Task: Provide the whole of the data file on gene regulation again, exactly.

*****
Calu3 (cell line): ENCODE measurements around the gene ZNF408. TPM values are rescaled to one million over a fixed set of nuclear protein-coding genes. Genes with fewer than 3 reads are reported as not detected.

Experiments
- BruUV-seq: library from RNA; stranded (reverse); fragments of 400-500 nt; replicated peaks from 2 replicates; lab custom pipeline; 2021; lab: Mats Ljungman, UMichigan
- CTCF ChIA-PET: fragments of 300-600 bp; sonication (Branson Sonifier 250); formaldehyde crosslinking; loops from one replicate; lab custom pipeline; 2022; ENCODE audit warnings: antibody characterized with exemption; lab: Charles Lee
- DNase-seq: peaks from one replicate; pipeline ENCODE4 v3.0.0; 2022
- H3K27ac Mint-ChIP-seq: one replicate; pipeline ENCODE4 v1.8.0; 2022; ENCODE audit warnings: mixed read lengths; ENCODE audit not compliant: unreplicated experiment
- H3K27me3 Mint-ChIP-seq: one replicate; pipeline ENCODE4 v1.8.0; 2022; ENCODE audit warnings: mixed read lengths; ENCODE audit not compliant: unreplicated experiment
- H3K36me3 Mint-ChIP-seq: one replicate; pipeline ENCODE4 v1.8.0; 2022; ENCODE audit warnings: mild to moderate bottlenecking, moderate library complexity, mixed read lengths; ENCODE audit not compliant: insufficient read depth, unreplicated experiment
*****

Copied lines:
Calu3 (cell line): ENCODE measurements around the gene ZNF408. TPM values are rescaled to one million over a fixed set of nuclear protein-coding genes. Genes with fewer than 3 reads are reported as not detected.

Experiments
- BruUV-seq: library from RNA; stranded (reverse); fragments of 400-500 nt; replicated peaks from 2 replicates; lab custom pipeline; 2021; lab: Mats Ljungman, UMichigan
- CTCF ChIA-PET: fragments of 300-600 bp; sonication (Branson Sonifier 250); formaldehyde crosslinking; loops from one replicate; lab custom pipeline; 2022; ENCODE audit warnings: antibody characterized with exemption; lab: Charles Lee
- DNase-seq: peaks from one replicate; pipeline ENCODE4 v3.0.0; 2022
- H3K27ac Mint-ChIP-seq: one replicate; pipeline ENCODE4 v1.8.0; 2022; ENCODE audit warnings: mixed read lengths; ENCODE audit not compliant: unreplicated experiment
- H3K27me3 Mint-ChIP-seq: one replicate; pipeline ENCODE4 v1.8.0; 2022; ENCODE audit warnings: mixed read lengths; ENCODE audit not compliant: unreplicated experiment
- H3K36me3 Mint-ChIP-seq: one replicate; pipeline ENCODE4 v1.8.0; 2022; ENCODE audit warnings: mild to moderate bottlenecking, moderate library complexity, mixed read lengths; ENCODE audit not compliant: insufficient read depth, unreplicated experiment